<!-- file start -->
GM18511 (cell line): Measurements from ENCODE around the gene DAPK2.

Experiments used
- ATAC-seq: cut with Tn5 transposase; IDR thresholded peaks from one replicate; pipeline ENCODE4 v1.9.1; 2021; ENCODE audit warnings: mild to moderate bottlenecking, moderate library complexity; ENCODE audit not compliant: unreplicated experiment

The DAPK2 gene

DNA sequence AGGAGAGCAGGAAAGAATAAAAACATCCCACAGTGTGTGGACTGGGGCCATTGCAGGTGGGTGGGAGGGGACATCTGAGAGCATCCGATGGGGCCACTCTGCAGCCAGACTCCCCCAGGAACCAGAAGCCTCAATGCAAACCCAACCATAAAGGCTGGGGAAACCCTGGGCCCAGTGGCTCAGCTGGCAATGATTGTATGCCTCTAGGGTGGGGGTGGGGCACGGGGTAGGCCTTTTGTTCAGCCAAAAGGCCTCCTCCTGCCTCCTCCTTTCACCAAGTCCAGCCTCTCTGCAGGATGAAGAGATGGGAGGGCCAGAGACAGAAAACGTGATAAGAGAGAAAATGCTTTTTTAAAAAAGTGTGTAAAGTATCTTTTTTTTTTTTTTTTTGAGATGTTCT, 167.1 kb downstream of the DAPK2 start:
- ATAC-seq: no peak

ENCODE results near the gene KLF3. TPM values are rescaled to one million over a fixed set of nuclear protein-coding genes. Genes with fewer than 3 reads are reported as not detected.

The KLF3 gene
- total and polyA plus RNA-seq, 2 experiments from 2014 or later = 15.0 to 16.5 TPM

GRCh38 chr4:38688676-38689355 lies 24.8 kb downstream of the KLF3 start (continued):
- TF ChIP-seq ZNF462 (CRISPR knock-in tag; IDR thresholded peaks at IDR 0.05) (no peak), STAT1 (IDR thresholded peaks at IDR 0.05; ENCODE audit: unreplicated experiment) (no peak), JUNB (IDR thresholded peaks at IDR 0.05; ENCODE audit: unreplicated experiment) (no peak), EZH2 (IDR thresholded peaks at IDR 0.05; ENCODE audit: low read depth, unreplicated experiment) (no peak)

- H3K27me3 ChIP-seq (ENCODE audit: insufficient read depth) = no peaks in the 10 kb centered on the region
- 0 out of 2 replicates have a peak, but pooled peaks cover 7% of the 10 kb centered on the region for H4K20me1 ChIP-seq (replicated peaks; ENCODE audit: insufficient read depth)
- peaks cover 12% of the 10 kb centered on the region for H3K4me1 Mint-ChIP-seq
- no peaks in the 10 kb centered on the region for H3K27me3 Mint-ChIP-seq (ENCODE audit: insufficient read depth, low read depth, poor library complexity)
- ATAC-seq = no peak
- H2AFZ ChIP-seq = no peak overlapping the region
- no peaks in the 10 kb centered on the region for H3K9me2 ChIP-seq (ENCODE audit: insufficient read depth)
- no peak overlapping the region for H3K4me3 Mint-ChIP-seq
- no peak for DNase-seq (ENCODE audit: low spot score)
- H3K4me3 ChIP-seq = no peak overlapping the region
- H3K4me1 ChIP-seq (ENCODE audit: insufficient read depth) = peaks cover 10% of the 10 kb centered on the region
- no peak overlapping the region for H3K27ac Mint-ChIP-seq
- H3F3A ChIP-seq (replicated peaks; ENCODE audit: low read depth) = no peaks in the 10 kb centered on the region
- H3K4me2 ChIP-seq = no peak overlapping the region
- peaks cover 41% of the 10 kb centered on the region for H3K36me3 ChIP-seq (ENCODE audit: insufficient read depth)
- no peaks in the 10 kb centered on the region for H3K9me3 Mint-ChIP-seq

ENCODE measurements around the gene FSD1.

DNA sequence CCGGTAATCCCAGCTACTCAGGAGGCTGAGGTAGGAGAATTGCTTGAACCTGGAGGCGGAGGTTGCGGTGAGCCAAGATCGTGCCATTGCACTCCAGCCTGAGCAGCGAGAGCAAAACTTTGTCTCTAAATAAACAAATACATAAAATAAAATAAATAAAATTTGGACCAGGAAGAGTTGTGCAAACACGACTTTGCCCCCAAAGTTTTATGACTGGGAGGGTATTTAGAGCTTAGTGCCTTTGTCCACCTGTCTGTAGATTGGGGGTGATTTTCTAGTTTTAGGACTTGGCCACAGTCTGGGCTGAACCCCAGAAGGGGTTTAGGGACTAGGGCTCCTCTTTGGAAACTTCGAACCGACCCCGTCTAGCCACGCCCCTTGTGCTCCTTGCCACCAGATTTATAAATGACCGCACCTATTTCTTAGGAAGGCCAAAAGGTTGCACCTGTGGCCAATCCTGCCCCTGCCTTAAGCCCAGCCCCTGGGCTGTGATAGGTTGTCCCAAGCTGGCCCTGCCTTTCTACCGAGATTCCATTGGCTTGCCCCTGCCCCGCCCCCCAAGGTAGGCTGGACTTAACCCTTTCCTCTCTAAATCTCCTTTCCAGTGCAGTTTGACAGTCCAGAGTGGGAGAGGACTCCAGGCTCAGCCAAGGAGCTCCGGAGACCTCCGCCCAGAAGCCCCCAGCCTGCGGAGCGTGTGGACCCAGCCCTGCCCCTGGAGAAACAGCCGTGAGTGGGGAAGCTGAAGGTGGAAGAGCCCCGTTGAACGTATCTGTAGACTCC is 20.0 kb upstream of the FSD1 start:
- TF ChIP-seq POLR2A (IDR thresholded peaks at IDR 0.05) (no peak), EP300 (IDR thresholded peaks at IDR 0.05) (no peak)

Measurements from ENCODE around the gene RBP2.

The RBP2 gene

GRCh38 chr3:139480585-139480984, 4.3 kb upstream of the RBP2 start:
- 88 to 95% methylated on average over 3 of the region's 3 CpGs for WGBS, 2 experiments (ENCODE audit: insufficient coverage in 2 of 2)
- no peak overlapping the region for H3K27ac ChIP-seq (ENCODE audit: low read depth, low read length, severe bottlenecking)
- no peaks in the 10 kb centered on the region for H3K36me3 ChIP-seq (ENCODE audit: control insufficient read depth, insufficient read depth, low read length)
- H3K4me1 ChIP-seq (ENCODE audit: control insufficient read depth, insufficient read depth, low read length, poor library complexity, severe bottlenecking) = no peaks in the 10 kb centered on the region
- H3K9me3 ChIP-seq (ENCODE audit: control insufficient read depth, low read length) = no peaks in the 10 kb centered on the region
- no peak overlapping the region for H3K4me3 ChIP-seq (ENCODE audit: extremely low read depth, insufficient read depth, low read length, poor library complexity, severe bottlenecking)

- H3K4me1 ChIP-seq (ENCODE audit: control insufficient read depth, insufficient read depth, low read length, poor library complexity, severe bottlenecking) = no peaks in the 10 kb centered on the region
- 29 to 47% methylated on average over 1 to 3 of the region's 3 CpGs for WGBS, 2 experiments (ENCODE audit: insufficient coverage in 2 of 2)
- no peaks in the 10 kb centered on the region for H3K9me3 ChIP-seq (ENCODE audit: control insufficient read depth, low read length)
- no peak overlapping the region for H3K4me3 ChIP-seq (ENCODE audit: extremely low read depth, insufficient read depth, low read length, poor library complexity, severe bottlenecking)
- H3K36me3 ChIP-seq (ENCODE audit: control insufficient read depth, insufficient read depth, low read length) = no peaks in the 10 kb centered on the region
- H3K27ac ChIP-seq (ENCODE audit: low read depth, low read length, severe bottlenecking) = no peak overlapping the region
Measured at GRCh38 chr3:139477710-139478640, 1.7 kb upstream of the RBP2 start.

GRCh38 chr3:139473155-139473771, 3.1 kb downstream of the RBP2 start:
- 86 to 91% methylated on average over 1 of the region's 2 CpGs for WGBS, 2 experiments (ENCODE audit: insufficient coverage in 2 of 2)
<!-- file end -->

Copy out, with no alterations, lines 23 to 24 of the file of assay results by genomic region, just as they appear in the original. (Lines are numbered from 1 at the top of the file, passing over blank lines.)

- no peak overlapping the region for H3K27ac Mint-ChIP-seq
- H3F3A ChIP-seq (replicated peaks; ENCODE audit: low read depth) = no peaks in the 10 kb centered on the region